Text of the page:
Install a securely locked gate at the far end. Clean-up the area: thin-out the underbrush to make beaches more accessibly inviting; plant shade-trees; provide proper seating areas with benches, picnic-tables and views; grade/gravel the path - the Lakeside Park model.
This should satisfy those who want more park, while there also meaning long overdue management of our finite lake-access. And ducks will come back: not only in the very early morning - before dogs - but all day long.

Reserving just the last third of the path (rocky shoreline) for dogs - from the other side of the locked gate to the creek-bridge - is sufficient space for them and more easily maintained and supervised. With a gate at the bridge as well - this one not locked but to be kept closed. Containment - as much a possible.

No-nonsense rules are posted here also, and their disregard is fined. Locals who may grumble that driving there is just too-too much - and there not being enough space for Stomper - need to be reminded that most dogs here are a luxury; Nelson doesn't owe them anything!
You want a dog: deal with it!
This includes exercise on the dogs' - not the owners'! - terms without dumping on the enjoyment of life of no-dog folk!

While the RV-park/camp-ground is announced as dog-friendly - a tourism-plus - for everybody's comfort dogs need to be kept on a short leash within the grounds. But taking those few steps through the gate across the bridge - voila! - it's off-leash dog-heaven. Within fixed reason!

As said in the post below: Nelson and Kootenay Lake Tourism (NKLT) is in the unenviable position of consistently having to re-invent the wheel. After all - you can only use so many different words to advertise the same old same old.
Also said repeatedly: It's time for Nelson - nudged by the NKLT - to transform itself as a whole from a stopover into a destination. An appropriate RV-park/camp-ground will contribute to making that happen!
The City getting its econo-ducks in a row!

The RDCK presented an opportunity - it's up to City Hall to run with it. 


Wednesday, 22 June 2016

A Picture Worth A Thousand Words. And Bucks!

Following is a presentation (here with minor clarifications) made to the Committee of the Whole (COW), 20 June, 2016, concerning the new logo/slogan of Nelson and Kootenay Lake Tourism (NKLT).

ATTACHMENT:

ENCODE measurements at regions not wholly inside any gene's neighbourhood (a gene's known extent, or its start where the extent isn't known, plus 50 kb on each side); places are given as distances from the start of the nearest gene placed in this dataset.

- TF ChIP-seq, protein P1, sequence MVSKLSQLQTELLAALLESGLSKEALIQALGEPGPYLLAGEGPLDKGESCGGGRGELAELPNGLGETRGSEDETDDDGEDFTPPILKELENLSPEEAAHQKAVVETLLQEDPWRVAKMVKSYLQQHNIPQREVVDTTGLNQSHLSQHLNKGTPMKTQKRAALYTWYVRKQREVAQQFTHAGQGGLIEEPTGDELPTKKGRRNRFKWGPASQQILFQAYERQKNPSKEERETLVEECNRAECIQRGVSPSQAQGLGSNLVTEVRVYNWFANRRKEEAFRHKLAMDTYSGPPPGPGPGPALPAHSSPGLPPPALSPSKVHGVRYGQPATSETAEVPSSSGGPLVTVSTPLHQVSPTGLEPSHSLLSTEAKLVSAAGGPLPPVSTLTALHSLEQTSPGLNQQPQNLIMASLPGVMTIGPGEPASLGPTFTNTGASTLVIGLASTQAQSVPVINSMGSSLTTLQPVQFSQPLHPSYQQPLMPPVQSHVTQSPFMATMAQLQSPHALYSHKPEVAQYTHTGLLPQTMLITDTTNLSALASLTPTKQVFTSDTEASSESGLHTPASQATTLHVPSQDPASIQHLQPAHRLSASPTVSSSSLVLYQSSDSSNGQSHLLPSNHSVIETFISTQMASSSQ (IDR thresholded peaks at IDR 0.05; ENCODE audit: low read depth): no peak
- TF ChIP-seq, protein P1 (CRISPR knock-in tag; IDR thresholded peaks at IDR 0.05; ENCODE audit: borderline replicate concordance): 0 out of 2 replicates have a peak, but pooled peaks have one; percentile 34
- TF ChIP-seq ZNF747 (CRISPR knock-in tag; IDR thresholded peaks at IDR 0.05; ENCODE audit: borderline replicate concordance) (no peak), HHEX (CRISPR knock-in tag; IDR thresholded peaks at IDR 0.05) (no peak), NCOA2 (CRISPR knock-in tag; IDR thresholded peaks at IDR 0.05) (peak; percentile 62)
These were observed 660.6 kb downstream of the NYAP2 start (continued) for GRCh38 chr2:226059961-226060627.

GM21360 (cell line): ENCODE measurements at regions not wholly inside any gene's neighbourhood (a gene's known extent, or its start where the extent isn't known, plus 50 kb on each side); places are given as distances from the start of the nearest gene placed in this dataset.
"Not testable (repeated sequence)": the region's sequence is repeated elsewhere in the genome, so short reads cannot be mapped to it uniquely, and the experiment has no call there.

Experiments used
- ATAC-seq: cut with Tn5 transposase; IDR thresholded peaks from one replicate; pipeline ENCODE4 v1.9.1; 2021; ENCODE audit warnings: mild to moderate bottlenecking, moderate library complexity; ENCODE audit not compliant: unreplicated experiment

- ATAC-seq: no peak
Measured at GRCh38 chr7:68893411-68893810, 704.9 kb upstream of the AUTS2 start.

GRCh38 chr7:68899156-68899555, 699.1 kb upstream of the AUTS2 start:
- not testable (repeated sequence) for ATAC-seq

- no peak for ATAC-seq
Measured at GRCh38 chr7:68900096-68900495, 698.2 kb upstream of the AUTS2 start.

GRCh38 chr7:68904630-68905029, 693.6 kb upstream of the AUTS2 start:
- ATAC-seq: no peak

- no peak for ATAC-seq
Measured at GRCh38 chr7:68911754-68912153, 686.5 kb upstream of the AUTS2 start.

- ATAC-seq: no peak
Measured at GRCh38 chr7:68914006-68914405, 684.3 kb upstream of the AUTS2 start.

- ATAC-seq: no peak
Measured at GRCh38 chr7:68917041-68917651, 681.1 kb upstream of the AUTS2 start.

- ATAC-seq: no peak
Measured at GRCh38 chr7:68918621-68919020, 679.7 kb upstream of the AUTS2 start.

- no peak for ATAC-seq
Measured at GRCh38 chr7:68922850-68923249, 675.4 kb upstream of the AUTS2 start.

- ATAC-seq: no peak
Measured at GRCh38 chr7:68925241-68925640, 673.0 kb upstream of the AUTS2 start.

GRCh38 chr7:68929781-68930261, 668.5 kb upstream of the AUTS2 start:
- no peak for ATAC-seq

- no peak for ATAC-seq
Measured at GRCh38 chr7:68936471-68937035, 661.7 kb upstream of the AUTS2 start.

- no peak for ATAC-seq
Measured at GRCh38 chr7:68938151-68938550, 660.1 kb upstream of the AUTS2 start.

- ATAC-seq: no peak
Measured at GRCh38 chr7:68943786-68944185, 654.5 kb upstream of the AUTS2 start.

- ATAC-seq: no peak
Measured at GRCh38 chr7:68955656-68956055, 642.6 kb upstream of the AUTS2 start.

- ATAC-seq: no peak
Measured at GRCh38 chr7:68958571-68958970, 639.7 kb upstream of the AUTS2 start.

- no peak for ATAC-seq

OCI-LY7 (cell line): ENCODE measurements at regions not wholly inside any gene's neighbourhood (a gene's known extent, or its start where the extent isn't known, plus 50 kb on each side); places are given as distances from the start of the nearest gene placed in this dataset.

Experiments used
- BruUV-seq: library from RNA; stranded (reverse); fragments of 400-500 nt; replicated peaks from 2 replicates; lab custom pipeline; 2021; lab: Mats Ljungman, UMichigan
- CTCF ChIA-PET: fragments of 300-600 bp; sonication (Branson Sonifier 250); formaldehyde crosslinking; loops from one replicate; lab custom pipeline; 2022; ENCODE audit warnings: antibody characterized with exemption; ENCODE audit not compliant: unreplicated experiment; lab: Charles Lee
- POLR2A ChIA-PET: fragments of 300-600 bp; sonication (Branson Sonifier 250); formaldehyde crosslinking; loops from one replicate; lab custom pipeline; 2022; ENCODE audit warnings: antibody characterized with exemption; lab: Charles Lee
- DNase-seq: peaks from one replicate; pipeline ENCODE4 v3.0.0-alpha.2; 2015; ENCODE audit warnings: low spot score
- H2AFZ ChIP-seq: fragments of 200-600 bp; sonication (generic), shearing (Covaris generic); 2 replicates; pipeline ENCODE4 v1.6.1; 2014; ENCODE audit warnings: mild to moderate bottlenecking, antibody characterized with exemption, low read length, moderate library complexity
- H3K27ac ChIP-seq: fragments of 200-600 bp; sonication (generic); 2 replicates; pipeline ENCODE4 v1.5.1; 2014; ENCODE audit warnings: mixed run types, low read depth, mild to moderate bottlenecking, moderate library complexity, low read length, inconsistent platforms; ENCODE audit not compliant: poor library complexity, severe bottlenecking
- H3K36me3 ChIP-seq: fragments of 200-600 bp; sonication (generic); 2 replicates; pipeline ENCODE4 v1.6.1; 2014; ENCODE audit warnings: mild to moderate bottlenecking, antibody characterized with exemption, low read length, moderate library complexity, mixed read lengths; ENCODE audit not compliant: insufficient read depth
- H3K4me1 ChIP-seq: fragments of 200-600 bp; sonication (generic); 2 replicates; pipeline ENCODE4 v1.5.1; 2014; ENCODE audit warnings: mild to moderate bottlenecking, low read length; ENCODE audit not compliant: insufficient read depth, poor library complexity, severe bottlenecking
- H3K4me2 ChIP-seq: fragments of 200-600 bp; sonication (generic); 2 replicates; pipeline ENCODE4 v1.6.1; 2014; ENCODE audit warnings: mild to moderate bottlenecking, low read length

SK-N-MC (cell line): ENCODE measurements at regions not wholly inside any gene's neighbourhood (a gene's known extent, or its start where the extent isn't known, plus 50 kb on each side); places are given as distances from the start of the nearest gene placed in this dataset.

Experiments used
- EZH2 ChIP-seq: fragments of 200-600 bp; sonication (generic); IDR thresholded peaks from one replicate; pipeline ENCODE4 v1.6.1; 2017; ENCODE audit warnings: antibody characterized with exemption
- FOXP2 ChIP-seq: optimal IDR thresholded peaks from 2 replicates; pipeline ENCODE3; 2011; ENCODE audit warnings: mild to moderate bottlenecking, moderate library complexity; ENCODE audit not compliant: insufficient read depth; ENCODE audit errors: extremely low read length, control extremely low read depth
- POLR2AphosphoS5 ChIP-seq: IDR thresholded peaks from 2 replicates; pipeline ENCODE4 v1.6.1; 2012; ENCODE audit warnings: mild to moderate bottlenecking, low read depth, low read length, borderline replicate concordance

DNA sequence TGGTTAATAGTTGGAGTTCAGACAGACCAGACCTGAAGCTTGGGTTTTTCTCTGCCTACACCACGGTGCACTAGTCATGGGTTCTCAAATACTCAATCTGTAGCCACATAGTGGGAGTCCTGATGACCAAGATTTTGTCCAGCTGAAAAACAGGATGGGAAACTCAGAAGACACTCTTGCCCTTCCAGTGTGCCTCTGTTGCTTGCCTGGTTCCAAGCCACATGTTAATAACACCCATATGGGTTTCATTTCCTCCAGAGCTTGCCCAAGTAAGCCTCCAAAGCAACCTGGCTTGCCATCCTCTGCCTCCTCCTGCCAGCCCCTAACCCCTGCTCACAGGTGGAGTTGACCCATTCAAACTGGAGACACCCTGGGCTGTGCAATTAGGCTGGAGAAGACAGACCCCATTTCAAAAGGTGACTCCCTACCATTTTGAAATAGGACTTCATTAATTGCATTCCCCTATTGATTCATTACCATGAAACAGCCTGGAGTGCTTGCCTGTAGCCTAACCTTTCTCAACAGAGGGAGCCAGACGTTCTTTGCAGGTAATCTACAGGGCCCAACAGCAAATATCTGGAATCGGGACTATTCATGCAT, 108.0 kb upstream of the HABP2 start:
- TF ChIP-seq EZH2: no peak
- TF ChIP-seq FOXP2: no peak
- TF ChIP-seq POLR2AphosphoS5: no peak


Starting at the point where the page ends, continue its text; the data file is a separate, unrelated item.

In addition there are thoughts about the NKLT's response in the same COW.

Boring Nelson
Unfortunately for Nelson the new logo and slogan are no improvement over the previous ones. Does anyone remember those? The new ones also fail to make Nelson appear unique.

Being unique: key to tourism-bucks anywhere.

A logo is a face: a pictograph identifying a product, service, place over another with - ideally - must-buy visual impact. It is a determinant in product-, service-, or place-recognition. When strong: potential customers relate positively - curious and eager to buy. When weak: the target-market relates indifferently - reluctant to buy and apt to go with a more focused zap somewhere else.

This Logo
If the new logo - pointlessly jumbled - were not including the word Tourism it might just as easily represent a contractor or plumber. There is no sensitivity, oneness with Nelson, its people and environment. The colorless design as a whole is boring.
This logo is weak.

A slogan is a catchy marker in words - a catch phrase. It may be an addition to the visuals of a logo. Ideally slogan/logo form a compelling whole.

This Slogan's Visuals
Visually Free Spirits & Well-Rounded Squares is no different from the logo. The freedom of these spirits is fixed within a soft-drink label; the well-rounded squares are to be found on the same construction-site - and just as boring.

This Slogan's Message
Plans of free spirits probably are not predetermined by a tour(ism)-guide. 
How free can you bee?
If squares refers to the opposite of free spirits: square vs. hip went out of use decades ago. Nobody refers to squares any longer - not even squares! There must be a segment of the NKLT's target-market which has no idea what's meant by squares. Having been around the block a few times - I am well-familiar with that label, but I have never heard of well-rounded squares. 

Confusing  a target-audience means losing them even before they can be hooked - never mind reeled-in.

Also - well-rounded or not - categorizing potential tourists as squares is patronizing.
This slogan is weak.

Seeing that Nelson depends on tourism, and City Hall enables funding for the NKLT to promote us: it would have been more appropriate to present logo and slogan to Council (or just about anybody not connected to the NKLT) for input before locking them in - not after, whereby not giving outsiders the opportunity for feedback!
It also would have been more constructive to have Nelson participate actively in producing logo/slogan. As done with the Canadian flag, stamps, Olympic logos/slogans.

For a truly inspiring logo and one of the best-known globally: see Joan Miro's of 1983 for Spanish tourism. A piece of art and still affective today!

Here presented reincarnations of Nelson's logo/slogan only connect with each other by their unimaginative heavy-handedness. Neither singly nor together are they likely to inspire an increase in tourism to Nelson and the Kootenay Lake area.

They are not who we are!

Nelson is not boring!


After the presentation to the COW - Dianna Ducs, NKLT, explains that the logo is kept simple because it will often be used together with a picture of beautiful scenery. Sometimes even without the word Tourism. The latter making even less a logo and more unattractive, non-specific location-signage.